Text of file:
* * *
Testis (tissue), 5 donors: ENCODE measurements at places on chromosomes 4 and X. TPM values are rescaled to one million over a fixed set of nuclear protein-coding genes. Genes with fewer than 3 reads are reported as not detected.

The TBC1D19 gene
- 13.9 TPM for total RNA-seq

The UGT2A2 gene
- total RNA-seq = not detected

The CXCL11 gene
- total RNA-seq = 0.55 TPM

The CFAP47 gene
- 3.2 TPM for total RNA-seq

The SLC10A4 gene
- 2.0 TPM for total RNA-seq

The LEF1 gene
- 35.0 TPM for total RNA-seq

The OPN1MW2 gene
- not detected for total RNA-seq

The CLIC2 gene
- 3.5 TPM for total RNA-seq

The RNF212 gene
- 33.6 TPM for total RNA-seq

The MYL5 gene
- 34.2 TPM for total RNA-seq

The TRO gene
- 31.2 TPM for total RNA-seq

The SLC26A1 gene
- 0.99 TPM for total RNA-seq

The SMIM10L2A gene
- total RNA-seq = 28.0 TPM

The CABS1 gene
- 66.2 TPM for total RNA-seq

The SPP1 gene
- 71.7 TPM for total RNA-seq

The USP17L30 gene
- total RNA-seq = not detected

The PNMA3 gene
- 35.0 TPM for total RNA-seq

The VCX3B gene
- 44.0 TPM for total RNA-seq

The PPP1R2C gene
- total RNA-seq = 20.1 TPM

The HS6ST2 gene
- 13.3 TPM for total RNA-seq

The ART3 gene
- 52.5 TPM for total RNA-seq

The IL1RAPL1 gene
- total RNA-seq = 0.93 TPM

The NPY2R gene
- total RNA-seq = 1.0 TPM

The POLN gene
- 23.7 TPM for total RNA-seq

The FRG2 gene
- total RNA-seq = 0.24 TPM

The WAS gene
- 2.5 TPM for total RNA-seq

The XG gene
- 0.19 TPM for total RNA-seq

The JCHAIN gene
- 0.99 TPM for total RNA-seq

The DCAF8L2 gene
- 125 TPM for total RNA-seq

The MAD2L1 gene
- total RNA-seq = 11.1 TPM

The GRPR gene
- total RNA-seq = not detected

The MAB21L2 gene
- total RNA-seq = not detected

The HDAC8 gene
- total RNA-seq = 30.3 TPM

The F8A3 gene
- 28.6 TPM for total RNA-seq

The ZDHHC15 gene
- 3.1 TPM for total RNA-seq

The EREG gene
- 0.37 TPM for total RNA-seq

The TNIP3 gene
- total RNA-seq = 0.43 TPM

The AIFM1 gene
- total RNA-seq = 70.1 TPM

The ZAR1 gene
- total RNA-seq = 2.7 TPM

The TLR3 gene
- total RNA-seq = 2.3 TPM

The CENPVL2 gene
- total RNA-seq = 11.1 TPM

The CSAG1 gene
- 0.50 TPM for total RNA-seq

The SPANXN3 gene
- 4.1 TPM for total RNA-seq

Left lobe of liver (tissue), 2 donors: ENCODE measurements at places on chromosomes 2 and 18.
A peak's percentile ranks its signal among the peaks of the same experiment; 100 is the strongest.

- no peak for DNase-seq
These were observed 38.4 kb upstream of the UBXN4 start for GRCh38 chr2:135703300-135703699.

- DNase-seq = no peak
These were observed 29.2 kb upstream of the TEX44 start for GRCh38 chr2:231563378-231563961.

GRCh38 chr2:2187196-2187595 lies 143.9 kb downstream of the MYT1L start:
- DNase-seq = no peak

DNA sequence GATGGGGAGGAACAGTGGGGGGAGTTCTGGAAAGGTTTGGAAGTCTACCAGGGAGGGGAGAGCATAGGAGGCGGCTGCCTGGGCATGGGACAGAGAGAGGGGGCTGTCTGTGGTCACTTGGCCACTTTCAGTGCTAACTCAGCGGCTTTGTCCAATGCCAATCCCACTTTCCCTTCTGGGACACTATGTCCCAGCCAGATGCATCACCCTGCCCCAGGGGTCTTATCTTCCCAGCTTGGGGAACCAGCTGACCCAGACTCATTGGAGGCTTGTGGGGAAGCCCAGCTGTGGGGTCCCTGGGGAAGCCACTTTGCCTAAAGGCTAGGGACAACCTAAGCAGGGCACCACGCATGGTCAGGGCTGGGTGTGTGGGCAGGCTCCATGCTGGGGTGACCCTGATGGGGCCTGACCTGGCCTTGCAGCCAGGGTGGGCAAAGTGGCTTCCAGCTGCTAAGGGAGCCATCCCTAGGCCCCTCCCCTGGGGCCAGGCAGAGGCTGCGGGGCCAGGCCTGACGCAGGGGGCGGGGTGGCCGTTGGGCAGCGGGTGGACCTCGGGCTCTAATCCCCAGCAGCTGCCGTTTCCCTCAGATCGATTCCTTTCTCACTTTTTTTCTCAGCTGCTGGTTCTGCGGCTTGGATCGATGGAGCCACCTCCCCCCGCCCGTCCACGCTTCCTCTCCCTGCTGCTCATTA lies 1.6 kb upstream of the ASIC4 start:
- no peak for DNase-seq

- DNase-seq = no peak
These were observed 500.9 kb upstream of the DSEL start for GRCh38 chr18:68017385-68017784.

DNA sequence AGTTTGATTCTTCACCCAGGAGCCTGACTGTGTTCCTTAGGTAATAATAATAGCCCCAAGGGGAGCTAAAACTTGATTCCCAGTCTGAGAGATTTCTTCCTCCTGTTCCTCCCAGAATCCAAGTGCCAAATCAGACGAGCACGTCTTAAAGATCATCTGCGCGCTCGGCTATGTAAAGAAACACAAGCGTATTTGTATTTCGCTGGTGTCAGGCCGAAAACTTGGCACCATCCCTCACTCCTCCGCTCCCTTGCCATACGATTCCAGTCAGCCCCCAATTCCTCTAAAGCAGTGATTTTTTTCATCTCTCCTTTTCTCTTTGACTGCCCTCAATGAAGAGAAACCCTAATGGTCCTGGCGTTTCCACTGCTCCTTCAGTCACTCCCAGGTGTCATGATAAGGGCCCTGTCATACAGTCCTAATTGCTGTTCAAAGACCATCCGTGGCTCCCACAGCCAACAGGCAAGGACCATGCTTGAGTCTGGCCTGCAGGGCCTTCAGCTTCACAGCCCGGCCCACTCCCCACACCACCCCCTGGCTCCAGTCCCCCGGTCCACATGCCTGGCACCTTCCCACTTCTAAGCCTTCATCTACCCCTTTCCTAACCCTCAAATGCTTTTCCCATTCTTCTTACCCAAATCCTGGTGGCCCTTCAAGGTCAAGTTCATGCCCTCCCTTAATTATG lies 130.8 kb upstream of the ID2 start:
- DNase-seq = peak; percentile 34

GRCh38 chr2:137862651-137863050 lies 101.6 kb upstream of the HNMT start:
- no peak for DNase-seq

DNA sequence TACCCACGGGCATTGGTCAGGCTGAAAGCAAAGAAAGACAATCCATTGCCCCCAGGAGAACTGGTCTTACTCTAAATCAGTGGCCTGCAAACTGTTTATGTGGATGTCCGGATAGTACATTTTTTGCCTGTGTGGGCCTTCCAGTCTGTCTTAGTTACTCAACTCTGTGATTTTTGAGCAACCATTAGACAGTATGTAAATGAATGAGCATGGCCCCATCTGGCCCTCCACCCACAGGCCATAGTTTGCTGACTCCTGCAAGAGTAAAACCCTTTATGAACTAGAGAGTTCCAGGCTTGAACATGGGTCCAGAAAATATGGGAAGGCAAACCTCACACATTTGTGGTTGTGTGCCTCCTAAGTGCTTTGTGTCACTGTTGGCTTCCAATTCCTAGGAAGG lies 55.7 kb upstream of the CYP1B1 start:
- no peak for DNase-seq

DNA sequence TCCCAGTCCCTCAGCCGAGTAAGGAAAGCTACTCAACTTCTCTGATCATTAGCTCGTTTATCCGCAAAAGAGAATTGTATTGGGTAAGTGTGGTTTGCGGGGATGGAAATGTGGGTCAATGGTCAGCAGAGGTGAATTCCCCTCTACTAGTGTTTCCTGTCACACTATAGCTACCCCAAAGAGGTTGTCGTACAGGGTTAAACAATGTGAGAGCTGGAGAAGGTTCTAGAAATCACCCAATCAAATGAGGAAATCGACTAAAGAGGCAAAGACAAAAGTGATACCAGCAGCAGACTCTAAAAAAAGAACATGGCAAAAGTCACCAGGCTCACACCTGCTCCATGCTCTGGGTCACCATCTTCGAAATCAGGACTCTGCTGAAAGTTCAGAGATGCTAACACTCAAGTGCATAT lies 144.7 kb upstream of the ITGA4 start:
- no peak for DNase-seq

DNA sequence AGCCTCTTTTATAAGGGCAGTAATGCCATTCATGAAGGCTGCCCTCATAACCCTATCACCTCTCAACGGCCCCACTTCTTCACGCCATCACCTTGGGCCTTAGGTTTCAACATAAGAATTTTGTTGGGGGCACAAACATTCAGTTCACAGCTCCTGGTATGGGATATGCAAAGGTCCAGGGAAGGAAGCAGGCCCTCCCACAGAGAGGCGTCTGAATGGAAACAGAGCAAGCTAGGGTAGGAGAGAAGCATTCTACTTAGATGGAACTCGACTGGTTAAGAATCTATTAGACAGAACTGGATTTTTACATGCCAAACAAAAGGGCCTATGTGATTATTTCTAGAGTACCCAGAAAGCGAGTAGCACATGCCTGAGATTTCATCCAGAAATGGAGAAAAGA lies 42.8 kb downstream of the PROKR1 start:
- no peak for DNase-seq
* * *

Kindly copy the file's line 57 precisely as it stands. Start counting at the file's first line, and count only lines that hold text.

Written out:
- 0.99 TPM for total RNA-seq